Identify the Teredo IPv6 Subnet

The Teredo IPv6 transition protocol is only supported when the DirectAccess server is edge facing with two consecutive public IPv4 addresses assigned to its external network interface. Teredo IPv6 addresses begin with 2001: followed by the primary public IPv4 address (represented in hexadecimal) of the DirectAccess server. For example, if the DirectAccess server’s primary public IPv4 address is 203.0.113.240, the DirectAccess client will be assigned a Teredo IPv6 address using the 2001:cb00:71f0::/48 prefix. An administrator should create an IP subnet in AD using this prefix and assign it to the AD site where the DirectAccess server resides. For multisite deployments, repeat these steps for each DirectAccess entry point.

Identify the IP-HTTPS IPv6 Subnet

The IP-HTTPS IPv6 transition protocol is supported in all DirectAccess configurations and its IPv6 subnet should always be assigned to an AD site. The IP-HTTPS IPv6 prefix assignment differs between single site and multisite deployments.

Single Site Deployment

For single site deployments, a /64 IPv6 prefix is assigned for DirectAccess clients. To identify this subnet, run the Get-RemoteAccess PowerShell command on the DirectAccess server and locate the value of ClientIPv6Prefix

Active Directory IP Subnets for DirectAccess Clients

Multisite Deployment

For multisite deployments, a unique /64  IPv6 subnet is assigned to single node entry points. If load balancing is enabled, a /59 IPv6 subnet is assigned to the entry point, and each server within the entry point is assigned a /64 prefix for DirectAccess clients. To identify the IPv6 prefixes for each entry point, highlight DirectAccess and VPN below the Configuration node in the Remote Access Management console, and then select the DirectAccess entry point.

Active Directory IP Subnets for DirectAccess Clients

For edge facing deployments with a public IPv4 address assigned to the external network interface, the IPv6 prefix assigned to DirectAccess clients is from the 2002::/16 globally unique address (GUA) range. If the DirectAccess server is configured using a private IPv4 address with a single network interface or with two network interfaces behind a NAT, the IPv6 prefix assigned to DirectAccess clients will be from the fd00::/8 unique local address (ULA) range. An administrator should create an IP subnet in AD using this prefix and assign it to the AD site where the DirectAccess server resides.

Note: Uninstalling and reinstalling DirectAccess will result in a new IP-HTTPS network ID being created. If these changes are made, be sure to update AD IP subnets accordingly.

Identify the ISATAP IPv6 Subnet

Although this article focuses primarily on the IPv6 subnets used by remote DirectAccess clients, it is also important not to overlook AD IP subnet configuration for internal clients if ISATAP is configured for manage out. IP subnets used by ISATAP clients vary depending on the network configuration of the DirectAccess server.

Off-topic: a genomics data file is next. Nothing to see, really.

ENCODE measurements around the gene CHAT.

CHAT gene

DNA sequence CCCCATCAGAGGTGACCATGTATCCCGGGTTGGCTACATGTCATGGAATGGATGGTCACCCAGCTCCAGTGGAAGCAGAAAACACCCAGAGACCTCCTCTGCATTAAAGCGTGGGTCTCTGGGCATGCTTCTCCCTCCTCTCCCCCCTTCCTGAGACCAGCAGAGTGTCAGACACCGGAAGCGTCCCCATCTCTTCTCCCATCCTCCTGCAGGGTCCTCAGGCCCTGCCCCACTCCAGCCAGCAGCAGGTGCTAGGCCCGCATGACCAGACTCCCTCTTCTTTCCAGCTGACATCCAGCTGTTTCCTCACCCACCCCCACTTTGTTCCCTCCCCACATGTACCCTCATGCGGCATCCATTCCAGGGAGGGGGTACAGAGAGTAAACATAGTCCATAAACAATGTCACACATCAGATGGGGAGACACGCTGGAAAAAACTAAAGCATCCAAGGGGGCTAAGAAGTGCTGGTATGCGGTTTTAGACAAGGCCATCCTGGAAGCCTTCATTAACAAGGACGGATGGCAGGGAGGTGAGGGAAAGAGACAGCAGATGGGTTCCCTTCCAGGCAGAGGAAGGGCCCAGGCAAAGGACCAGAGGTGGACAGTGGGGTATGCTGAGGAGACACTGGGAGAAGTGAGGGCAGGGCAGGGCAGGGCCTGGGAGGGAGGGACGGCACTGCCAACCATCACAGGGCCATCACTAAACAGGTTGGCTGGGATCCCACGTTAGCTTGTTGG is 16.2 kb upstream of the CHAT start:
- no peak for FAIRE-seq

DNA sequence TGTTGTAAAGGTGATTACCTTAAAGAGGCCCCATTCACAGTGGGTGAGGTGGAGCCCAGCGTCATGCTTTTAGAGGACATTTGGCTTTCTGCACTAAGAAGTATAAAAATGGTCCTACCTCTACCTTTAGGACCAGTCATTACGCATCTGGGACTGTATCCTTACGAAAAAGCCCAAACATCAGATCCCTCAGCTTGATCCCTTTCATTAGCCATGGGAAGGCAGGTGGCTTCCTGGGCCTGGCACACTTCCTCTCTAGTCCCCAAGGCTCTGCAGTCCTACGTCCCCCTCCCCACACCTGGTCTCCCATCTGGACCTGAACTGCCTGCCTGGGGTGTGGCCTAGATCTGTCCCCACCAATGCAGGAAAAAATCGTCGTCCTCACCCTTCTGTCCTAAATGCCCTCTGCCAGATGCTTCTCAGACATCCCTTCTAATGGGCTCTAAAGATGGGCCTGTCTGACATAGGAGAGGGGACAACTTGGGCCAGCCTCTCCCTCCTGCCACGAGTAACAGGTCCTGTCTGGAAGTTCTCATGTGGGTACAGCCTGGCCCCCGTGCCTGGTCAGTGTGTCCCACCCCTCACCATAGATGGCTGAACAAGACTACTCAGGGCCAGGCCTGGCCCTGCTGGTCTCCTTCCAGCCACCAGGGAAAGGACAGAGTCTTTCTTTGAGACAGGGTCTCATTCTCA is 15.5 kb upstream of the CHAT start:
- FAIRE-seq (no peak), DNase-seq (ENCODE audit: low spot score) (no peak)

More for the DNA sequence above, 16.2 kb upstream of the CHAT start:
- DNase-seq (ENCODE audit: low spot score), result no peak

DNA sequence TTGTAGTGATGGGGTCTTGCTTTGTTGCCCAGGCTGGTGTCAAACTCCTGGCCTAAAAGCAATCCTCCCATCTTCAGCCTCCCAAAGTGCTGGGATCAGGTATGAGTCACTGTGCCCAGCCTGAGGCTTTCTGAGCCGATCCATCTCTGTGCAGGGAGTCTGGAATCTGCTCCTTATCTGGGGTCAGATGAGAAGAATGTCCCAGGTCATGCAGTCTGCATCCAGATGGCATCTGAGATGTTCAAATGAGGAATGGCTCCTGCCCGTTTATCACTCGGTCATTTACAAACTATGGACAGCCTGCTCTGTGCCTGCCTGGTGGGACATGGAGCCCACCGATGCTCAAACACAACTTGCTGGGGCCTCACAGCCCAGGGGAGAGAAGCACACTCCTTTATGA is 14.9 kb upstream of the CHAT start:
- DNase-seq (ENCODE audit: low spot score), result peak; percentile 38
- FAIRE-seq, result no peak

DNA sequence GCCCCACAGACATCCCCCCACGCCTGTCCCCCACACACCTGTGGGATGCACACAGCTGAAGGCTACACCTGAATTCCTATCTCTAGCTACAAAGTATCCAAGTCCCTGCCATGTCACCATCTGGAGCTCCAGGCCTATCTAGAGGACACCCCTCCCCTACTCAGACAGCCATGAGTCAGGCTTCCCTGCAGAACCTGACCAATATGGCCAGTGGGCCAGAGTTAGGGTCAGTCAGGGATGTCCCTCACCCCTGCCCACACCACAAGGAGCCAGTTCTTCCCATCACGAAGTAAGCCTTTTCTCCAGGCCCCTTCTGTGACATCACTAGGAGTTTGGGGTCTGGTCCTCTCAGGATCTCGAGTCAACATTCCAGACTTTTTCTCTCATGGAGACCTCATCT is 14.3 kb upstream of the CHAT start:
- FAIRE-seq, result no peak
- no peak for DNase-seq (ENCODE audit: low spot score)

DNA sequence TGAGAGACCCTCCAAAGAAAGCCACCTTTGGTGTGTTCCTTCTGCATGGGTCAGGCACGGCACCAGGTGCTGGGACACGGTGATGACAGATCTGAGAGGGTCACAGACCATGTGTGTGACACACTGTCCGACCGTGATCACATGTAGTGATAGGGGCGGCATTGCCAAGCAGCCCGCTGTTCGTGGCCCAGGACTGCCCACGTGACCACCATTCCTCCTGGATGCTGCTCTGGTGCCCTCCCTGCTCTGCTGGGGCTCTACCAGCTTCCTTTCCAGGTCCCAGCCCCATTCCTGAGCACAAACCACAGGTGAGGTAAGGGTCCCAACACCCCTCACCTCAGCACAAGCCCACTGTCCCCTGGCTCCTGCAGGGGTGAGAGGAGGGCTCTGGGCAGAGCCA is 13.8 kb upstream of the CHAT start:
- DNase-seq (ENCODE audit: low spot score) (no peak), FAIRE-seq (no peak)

Edge Deployment

For edge deployments, ISATAP addresses are assigned from the 2002::/16 GUA range. This is appended with the public IPv4 address of the DirectAccess server in hexadecimal using the form WWXX:YYZZ:1:0:5efe and the IPv4 address of the ISTAP client in familiar dotted-decimal notation. For example, if the DirectAccess server’s primary public IPv4 address is 203.0.113.240 and the client’s IP address is 172.16.1.77, the DirectAccess client will be assigned the ISATAP address 2002:cb00:71f0:1:0:5efe:172.16.1.77. The subnet to be created by the administrator in AD will then be 2002:cb00:71f0:1:0:5efe::/96 plus the IPv4 network prefix. For example, if the client’s IP address uses a /24 prefix, the AD IP subnet would be configured using 2002:cb00:71f0:1:0:5efe:172.16.1.0/120. This IP subnet should be assigned to the same site where the corresponding IPv4 subnet is assigned.

Perimeter/DMZ Deployment

For perimeter/DMZ deployments, ISATAP addresses are assigned randomly from the fd00::/8 ULA range and begin with fdXX:XXXX:XXXX:1:0:5efe followed by the IPv4 address of the ISTAP client in dotted-decimal notation. For example, if the DirectAccess client’s IP address is 172.16.1.77, its ISATAP address might look like fdca:3ce5:b0a:1:0:5efe:172.16.1.77. The subnet to be created by the administrator in AD will then be fdca:3ce5:b0a:1:0:5efe::/96 plus the IPv4 network prefix. If the clients’ IP address uses a /24 prefix, the AD IP subnet would be configured using fdca:3ce5:b0a:1:0:5efe:172.16.1.0/120. This IP subnet should be assigned to the same site where the corresponding IPv4 subnet is assigned.

Summary

The configuration of Active Directory IP subnets for DirectAccess clients is an often overlooked aspect of DirectAccess deployments. Proper IP subnet mapping to AD sites is critical, especially for large enterprise deployments with complex networks spanning multiple physical locations. It ensures that Windows 7 DirectAccess clients communicate with the closest AD domain controller when they establish a DirectAccess connection, which can eliminate potential issues. In addition, it is recommended to disable 6to4 for DirectAccess clients to avoid the pitfalls that come with the use of this IPv6 transition protocol. Also, don’t forget to configure IP subnets for any internal clients that use ISATAP for manage out.